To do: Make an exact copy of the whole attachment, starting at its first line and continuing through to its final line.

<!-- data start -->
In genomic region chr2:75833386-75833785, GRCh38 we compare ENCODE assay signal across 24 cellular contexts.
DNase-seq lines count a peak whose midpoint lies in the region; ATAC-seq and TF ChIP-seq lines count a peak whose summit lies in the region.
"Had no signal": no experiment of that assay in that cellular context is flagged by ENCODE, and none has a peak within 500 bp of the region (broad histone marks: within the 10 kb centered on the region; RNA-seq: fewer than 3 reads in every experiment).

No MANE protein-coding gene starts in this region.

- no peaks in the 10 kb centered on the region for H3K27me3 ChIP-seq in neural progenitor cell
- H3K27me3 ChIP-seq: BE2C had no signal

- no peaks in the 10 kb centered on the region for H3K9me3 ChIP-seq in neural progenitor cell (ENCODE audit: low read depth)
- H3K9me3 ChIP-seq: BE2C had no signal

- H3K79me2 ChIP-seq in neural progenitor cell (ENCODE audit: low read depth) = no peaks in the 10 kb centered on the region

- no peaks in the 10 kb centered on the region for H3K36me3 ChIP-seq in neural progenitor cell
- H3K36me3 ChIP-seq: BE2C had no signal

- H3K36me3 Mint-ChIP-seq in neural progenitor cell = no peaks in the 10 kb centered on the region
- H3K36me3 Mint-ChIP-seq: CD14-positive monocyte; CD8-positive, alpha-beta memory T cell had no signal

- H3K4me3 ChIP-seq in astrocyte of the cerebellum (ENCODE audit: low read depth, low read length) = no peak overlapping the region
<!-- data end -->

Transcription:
In genomic region chr2:75833386-75833785, GRCh38 we compare ENCODE assay signal across 24 cellular contexts.
DNase-seq lines count a peak whose midpoint lies in the region; ATAC-seq and TF ChIP-seq lines count a peak whose summit lies in the region.
"Had no signal": no experiment of that assay in that cellular context is flagged by ENCODE, and none has a peak within 500 bp of the region (broad histone marks: within the 10 kb centered on the region; RNA-seq: fewer than 3 reads in every experiment).

No MANE protein-coding gene starts in this region.

- no peaks in the 10 kb centered on the region for H3K27me3 ChIP-seq in neural progenitor cell
- H3K27me3 ChIP-seq: BE2C had no signal

- no peaks in the 10 kb centered on the region for H3K9me3 ChIP-seq in neural progenitor cell (ENCODE audit: low read depth)
- H3K9me3 ChIP-seq: BE2C had no signal

- H3K79me2 ChIP-seq in neural progenitor cell (ENCODE audit: low read depth) = no peaks in the 10 kb centered on the region

- no peaks in the 10 kb centered on the region for H3K36me3 ChIP-seq in neural progenitor cell
- H3K36me3 ChIP-seq: BE2C had no signal

- H3K36me3 Mint-ChIP-seq in neural progenitor cell = no peaks in the 10 kb centered on the region
- H3K36me3 Mint-ChIP-seq: CD14-positive monocyte; CD8-positive, alpha-beta memory T cell had no signal

- H3K4me3 ChIP-seq in astrocyte of the cerebellum (ENCODE audit: low read depth, low read length) = no peak overlapping the region